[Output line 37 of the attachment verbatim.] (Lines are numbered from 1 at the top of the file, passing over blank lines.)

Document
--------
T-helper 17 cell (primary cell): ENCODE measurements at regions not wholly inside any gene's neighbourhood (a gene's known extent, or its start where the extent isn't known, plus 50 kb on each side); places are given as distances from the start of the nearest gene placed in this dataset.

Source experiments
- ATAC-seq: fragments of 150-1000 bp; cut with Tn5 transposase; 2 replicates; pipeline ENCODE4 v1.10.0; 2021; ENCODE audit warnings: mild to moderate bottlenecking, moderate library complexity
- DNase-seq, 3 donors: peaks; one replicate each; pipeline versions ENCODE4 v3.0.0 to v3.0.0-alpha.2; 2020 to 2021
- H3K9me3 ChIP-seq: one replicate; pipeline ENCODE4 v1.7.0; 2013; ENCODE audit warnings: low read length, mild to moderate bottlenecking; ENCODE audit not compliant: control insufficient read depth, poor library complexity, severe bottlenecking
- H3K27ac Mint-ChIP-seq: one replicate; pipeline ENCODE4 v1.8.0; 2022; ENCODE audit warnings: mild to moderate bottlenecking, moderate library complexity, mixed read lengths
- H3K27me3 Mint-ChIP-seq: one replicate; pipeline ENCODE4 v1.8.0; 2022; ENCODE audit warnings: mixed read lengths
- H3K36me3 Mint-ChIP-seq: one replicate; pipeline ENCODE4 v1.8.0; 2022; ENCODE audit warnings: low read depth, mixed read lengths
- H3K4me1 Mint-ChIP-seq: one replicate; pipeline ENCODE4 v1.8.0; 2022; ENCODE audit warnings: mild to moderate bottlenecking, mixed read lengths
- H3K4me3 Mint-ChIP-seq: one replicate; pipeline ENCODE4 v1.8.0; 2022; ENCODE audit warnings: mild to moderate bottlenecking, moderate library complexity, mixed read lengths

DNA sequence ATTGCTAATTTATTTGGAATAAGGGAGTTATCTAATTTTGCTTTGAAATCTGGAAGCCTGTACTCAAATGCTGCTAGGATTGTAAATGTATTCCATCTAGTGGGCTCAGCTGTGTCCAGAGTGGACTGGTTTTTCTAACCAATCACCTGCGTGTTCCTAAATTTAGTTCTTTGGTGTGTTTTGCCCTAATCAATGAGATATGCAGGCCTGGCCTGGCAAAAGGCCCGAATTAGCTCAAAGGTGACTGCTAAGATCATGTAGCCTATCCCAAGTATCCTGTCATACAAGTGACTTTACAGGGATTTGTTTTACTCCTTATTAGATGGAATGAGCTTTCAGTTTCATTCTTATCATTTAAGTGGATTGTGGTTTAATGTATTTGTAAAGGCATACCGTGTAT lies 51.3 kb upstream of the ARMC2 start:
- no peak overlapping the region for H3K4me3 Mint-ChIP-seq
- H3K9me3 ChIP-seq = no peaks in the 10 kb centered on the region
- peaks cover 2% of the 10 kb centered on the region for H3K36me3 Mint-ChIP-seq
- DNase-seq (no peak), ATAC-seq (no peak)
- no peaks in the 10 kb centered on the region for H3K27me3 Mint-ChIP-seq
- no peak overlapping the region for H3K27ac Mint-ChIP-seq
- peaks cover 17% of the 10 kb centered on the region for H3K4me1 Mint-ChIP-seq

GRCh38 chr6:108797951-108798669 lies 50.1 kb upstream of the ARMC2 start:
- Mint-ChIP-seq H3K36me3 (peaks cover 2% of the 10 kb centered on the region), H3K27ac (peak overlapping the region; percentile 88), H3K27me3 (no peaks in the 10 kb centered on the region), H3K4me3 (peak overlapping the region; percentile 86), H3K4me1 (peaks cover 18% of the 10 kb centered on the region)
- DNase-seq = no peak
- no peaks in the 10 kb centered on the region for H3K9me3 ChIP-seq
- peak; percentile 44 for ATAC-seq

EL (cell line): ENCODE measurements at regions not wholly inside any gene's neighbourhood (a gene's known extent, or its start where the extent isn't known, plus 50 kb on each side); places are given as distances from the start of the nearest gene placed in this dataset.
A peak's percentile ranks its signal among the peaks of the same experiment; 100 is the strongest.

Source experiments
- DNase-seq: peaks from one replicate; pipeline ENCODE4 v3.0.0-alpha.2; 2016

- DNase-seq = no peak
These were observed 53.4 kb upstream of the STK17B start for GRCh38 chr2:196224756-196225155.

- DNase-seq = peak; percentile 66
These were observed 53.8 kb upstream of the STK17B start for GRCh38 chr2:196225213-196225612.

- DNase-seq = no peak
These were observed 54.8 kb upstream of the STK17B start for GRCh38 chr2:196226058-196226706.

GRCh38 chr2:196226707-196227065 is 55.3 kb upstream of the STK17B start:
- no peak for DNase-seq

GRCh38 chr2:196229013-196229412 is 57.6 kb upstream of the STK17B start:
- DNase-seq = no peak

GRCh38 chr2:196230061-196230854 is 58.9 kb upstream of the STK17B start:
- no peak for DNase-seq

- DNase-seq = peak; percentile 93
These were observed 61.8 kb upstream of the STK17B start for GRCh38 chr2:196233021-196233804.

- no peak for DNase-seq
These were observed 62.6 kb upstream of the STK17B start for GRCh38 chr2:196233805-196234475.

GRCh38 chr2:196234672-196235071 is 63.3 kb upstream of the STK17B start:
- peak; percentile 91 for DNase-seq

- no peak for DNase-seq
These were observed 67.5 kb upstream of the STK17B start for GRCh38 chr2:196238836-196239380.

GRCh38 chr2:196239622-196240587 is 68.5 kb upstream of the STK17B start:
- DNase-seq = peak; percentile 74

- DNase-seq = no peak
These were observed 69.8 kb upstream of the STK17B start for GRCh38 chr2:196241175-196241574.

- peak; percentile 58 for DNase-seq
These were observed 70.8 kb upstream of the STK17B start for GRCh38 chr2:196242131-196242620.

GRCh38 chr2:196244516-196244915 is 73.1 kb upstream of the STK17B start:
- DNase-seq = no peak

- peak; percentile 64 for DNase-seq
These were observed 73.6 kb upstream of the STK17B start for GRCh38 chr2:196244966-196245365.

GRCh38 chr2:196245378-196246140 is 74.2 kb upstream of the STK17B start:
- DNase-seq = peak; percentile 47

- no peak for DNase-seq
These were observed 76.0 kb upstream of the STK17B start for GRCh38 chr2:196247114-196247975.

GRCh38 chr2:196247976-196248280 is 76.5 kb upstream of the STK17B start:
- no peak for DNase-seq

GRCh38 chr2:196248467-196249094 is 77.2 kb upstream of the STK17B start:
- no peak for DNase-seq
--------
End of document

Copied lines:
- DNase-seq = no peak